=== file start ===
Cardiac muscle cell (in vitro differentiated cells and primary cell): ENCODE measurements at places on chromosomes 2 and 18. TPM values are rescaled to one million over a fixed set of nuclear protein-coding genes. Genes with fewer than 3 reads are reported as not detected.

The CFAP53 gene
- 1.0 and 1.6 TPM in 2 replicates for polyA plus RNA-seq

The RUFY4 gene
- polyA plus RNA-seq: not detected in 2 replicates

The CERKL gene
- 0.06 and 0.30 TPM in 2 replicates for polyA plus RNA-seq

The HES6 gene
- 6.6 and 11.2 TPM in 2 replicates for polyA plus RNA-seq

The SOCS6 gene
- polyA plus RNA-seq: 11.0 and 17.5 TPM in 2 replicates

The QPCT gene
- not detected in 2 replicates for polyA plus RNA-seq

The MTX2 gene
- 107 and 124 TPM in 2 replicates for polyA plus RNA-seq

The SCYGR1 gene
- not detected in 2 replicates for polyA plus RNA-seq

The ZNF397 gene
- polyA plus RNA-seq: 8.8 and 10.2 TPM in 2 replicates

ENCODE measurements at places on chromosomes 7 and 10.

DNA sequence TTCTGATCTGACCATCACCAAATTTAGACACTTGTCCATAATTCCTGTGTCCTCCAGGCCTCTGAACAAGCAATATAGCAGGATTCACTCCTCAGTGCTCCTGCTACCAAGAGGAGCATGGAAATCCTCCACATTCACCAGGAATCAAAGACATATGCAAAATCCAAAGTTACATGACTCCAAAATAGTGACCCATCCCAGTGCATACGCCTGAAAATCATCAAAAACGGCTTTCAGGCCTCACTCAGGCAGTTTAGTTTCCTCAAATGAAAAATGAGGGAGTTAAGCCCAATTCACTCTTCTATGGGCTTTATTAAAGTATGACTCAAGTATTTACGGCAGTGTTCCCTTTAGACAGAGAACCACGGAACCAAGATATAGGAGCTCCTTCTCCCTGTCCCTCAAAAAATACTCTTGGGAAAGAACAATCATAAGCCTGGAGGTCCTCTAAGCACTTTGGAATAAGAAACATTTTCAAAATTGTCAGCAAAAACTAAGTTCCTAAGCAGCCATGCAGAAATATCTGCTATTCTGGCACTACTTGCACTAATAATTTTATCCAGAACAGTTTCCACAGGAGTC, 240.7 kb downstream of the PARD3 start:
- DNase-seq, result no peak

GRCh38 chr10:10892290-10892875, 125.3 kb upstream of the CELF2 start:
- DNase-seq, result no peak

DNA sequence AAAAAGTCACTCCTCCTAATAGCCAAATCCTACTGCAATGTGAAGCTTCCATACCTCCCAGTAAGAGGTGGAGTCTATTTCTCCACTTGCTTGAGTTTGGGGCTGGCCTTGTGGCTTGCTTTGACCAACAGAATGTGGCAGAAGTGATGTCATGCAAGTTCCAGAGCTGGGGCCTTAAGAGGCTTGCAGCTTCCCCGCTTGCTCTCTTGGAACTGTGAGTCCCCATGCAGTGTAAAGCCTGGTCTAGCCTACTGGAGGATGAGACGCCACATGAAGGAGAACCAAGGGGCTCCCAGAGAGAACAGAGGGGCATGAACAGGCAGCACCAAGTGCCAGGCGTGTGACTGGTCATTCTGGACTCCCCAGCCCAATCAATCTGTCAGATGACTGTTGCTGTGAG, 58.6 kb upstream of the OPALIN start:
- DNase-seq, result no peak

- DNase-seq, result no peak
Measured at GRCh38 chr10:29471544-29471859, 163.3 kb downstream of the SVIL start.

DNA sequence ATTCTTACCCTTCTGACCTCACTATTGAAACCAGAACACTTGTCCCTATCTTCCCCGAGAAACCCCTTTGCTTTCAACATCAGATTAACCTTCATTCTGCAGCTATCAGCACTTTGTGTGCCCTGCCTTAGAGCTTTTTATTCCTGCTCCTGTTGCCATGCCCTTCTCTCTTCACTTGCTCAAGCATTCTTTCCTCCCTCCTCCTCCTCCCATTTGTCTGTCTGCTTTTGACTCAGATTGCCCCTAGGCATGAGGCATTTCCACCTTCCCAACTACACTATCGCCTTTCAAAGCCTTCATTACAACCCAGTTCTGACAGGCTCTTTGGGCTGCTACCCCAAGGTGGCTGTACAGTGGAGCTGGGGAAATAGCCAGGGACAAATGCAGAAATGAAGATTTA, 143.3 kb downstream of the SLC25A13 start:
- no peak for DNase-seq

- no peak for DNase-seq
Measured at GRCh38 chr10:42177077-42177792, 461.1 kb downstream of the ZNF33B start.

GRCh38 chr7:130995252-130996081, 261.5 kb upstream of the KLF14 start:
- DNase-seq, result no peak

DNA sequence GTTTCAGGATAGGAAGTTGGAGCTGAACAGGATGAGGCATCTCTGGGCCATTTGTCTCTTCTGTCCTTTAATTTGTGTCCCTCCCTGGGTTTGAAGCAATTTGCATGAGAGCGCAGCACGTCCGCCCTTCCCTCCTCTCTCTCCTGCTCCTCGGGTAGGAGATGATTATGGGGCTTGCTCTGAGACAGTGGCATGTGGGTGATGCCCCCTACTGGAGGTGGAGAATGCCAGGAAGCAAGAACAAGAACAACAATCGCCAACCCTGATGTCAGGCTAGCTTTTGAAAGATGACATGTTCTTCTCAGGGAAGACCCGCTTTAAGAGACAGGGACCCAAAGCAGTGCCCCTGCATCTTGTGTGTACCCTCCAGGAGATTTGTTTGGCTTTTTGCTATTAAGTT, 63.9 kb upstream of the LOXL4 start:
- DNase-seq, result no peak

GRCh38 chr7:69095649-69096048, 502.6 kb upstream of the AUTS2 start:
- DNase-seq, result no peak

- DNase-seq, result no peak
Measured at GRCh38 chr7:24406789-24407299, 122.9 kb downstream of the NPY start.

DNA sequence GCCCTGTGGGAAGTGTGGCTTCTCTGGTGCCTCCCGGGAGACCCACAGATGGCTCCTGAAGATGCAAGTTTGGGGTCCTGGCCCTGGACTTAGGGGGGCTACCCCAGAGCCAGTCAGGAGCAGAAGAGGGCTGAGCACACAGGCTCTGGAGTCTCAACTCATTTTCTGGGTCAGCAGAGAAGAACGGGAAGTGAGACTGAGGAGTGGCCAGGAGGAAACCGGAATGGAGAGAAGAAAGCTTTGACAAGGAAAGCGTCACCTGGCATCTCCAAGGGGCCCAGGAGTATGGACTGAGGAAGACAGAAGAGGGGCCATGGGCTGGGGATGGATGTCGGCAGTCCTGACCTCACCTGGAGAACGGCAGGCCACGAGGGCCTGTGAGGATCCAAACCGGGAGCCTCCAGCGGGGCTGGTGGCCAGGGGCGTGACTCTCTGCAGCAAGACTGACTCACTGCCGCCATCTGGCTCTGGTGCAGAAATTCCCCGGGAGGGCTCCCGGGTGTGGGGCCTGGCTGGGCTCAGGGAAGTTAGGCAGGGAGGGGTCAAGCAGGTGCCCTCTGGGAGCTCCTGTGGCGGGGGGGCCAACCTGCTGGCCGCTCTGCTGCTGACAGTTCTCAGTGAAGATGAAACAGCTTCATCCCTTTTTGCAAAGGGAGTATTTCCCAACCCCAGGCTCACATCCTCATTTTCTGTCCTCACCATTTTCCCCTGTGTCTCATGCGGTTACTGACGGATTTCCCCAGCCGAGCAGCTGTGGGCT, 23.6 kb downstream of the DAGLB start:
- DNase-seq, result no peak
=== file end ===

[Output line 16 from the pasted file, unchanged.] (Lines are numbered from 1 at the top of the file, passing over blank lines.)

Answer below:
The SCYGR1 gene